The Future Of Robots
The Future Of Robots
WHAT SORT OF FUTURE AWAITS US IN A WORLD WHERE EVERYTHING IS RAPIDLY CHANGING?
Technology has been posing riddles about the future for more than half a century now. Things like flying cars, holographic television, electronic gadgets by the thousands, and interfaces with the human body.
While some remain in the realm of fantasy, others are soon going to morph from fiction to fact and look set to become reality in the imminent future. When it comes to the future, however, one of the most appealing futuristic myths is that of robots.
Before we take up the present and future of robots, we need to clarify a few concepts. The perception that robots are beginning to have feelings and are slowly taking the place of humans is science fiction insofar as the robots of today and tomorrow are always and only going to be devices and never more than that.
The most ideal among them may be useful for entertainment and services, but even this doesn’t mean that robots will ever be more than a tool, a machine.
There have been many kinds of robots up to now. We are familiar with several of them, from the simplest, like a washing machine, to complex robot prototypes in the form of humans. Industrial robots that can function autonomously and the robots used in surgical operations are some that have been used up to now.
According to the United Nations Economic Council, if there’s a sector that is going to develop on a scale comparable to that of the automobile market of the 20th century, it’s robot manufacturing.
Here at Aldebaran, we design robots and come together continuously with all the actors in the sector. Over the last five years, we have started to develop a rather clear vision of how the robot sector for personal use is going to shape up in the near future.
As Bill Gates also pointed out in an article he wrote for the Scientific American in June 2007, the real question is not whether home use of personal robots is going to catch on or not, but how many robots are going to be used in the home!
The answer is probably ‘a lot’. They are going to be designed as humanoids and some will perform domestic activities while others will execute more general automated tasks. The most effective way of using robots in daily life appears to be by designing them as humanoids.
Robots to be used in entertainment, as friends, and to welcome guests and visitors are going to be designed in human form. Psychologically speaking, mankind is ready now to respond positively to such humanoids and start communicating with them.
The first communication between humans and robots will be through recreational activities. This phase is inevitable in order that the humanoid robots that are beginning to be used in homes and factories today are accepted and not perceived as a threat in any way.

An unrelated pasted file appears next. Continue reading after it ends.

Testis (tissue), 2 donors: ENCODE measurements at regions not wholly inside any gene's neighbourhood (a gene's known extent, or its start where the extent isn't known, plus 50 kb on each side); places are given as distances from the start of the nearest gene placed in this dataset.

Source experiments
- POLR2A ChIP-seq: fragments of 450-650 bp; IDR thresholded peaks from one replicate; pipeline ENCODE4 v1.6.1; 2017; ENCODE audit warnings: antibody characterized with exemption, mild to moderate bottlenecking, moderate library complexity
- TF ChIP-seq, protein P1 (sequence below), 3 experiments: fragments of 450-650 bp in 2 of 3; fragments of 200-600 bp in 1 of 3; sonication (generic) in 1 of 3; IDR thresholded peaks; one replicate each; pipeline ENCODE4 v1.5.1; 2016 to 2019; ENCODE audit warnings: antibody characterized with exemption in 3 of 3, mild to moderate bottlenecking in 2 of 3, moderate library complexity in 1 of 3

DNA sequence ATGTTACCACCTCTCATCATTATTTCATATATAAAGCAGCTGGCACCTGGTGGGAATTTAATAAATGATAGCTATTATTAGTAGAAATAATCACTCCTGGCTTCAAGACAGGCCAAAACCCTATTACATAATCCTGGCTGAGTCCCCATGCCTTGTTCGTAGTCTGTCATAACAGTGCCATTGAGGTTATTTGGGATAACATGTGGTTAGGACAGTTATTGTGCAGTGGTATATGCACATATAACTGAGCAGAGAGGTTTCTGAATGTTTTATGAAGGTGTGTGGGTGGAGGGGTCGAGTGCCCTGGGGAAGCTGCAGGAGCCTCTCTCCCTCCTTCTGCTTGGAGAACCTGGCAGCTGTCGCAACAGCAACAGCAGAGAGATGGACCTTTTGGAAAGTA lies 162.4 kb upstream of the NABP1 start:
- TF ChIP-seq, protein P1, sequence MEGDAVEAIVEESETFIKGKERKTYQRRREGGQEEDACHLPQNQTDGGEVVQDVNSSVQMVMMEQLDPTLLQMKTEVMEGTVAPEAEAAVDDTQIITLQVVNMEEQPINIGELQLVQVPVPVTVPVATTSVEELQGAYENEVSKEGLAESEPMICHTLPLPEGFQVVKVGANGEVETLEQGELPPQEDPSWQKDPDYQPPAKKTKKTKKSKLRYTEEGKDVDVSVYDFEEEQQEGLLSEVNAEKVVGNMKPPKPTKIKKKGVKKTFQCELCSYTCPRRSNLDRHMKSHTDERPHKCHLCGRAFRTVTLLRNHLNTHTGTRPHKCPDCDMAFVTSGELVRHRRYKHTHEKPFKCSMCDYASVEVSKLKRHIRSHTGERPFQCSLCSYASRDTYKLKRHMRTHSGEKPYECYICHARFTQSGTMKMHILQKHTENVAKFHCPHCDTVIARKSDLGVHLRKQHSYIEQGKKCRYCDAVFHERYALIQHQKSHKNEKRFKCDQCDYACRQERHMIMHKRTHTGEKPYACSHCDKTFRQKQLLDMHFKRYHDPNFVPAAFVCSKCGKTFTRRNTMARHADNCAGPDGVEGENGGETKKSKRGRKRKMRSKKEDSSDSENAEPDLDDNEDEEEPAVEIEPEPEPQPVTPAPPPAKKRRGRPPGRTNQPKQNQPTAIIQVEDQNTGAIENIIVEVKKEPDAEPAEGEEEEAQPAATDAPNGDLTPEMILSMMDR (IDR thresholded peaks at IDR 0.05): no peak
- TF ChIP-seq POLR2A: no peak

We are going to appreciate this more clearly in the near future when dream becomes reality and we start being friends with humanoid robots that are equipped with advanced interactive abilities. In the case of Nao, for example, we are predicting that this will be the first purpose for which it is used.
Later on, we are going to target mass use and develop helpful robots that will assist elderly and dependent people, be fun playmates for sick children, and assist in studying and minding autistic children and accompanying them as they do their exercises.
We also believe that robots like Nao are going to play a role in giving computer games a new form. Recent innovations are taking us in the direction of techniques that will enable us to use our bodies to control the game. Besides being a virtual avatar, robots at the same time has an extremely realistic appearance as a friend who will accompany us in the virtual world of an interacitve game.
Looking ahead, we can predict that within twenty years the machine called the robot is going to be helpful in producing solutions to the demographic problems being faced now in the developed countries of Europe and Asia, whose elderly population is increasing as growth of young population slows down. In order for all this to become reality, and very soon, the first obstacle that needs to be overcome is the technical hardware.
The development of robots today is still very complex, even from the physical angle, and requires a rigorous process of innovation and research-and-development. Software production on the other hand is moving along nicely. The experts who develop the visual and interactive software and also write programming software could be called the pioneers in this field. Inevitably, solving the problems of robot development lies though making these new technological developments accessible to the masses.
As in the case of real-time informatics, the best applications arise from a cooperation based on the interaction of experts and programmers with actual users. Although creating a synthetic life form may seem for now like a crazy idea that exceeds the capacity of Aldebaran Robotics, I would like to conclude by inviting all the world’s software programmers, even the hackers, as well as all scientists interested in the subject to join with us in this adventure, which is just at the beginning.